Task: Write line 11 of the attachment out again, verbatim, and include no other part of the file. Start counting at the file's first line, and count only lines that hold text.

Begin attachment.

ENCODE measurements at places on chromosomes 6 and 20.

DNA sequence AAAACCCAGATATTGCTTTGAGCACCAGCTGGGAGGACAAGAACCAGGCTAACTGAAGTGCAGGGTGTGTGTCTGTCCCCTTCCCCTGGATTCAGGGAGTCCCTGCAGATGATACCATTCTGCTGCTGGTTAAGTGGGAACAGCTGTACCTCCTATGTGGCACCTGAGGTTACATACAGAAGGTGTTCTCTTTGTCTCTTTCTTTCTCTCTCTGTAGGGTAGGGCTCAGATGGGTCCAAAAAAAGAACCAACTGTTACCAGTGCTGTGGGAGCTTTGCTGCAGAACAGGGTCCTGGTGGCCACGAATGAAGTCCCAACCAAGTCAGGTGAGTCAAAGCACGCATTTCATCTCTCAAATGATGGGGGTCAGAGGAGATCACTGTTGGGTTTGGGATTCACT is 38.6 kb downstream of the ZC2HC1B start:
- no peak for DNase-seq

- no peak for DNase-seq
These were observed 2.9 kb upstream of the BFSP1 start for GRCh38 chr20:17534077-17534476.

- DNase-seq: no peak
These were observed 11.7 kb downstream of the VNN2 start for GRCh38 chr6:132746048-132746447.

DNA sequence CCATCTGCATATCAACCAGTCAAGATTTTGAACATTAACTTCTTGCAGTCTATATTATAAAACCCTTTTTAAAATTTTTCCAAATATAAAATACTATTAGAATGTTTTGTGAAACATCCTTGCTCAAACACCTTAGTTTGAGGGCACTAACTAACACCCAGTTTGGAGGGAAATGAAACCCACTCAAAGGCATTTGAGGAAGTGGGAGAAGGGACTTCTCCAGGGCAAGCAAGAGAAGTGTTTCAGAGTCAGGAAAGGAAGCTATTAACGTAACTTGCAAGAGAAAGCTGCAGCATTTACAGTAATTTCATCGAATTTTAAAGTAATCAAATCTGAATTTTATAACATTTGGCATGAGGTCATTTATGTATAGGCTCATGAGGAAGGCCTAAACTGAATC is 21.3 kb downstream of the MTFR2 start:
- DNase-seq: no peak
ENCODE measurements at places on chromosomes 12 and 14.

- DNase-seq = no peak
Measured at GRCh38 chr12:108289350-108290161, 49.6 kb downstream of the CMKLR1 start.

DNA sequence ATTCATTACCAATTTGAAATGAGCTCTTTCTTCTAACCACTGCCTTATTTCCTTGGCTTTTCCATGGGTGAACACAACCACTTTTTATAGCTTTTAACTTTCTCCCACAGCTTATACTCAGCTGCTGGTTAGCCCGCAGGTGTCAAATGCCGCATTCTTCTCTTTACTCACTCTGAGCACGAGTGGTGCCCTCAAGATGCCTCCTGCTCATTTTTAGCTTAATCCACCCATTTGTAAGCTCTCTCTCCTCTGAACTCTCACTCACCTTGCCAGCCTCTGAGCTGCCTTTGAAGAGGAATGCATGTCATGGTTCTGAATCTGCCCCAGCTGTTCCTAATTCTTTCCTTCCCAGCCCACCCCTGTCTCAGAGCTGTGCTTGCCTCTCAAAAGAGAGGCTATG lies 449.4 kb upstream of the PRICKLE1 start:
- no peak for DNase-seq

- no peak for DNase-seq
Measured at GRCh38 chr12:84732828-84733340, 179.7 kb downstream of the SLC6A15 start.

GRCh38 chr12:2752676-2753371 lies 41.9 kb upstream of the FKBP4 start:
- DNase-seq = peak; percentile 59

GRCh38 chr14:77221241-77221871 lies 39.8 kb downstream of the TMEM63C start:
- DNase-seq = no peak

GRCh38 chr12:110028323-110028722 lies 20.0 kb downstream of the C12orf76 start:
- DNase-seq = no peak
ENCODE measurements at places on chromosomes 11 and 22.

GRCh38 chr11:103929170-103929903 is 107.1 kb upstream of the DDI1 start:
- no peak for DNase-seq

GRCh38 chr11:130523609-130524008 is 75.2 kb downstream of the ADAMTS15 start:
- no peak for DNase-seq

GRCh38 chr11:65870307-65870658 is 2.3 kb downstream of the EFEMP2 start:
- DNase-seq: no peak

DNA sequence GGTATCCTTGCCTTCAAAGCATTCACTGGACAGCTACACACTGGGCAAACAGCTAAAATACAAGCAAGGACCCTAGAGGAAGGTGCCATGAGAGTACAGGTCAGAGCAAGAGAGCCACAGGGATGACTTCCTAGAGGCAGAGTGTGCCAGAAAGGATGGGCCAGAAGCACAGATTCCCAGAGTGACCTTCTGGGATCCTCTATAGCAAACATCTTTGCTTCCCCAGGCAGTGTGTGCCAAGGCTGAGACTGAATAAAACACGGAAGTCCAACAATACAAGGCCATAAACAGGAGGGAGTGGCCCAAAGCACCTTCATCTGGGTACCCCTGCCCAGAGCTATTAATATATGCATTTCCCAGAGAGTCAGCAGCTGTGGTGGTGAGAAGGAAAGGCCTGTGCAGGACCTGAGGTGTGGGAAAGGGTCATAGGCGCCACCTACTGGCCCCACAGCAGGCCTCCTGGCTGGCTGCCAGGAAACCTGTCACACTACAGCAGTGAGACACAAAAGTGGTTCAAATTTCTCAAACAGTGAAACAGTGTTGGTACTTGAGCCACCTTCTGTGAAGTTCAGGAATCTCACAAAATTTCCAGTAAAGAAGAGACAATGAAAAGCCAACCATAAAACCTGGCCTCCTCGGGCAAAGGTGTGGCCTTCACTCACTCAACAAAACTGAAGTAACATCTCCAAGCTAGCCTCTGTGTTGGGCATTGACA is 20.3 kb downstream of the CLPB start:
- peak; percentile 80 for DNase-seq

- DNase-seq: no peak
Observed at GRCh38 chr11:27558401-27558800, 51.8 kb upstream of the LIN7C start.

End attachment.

- DNase-seq = no peak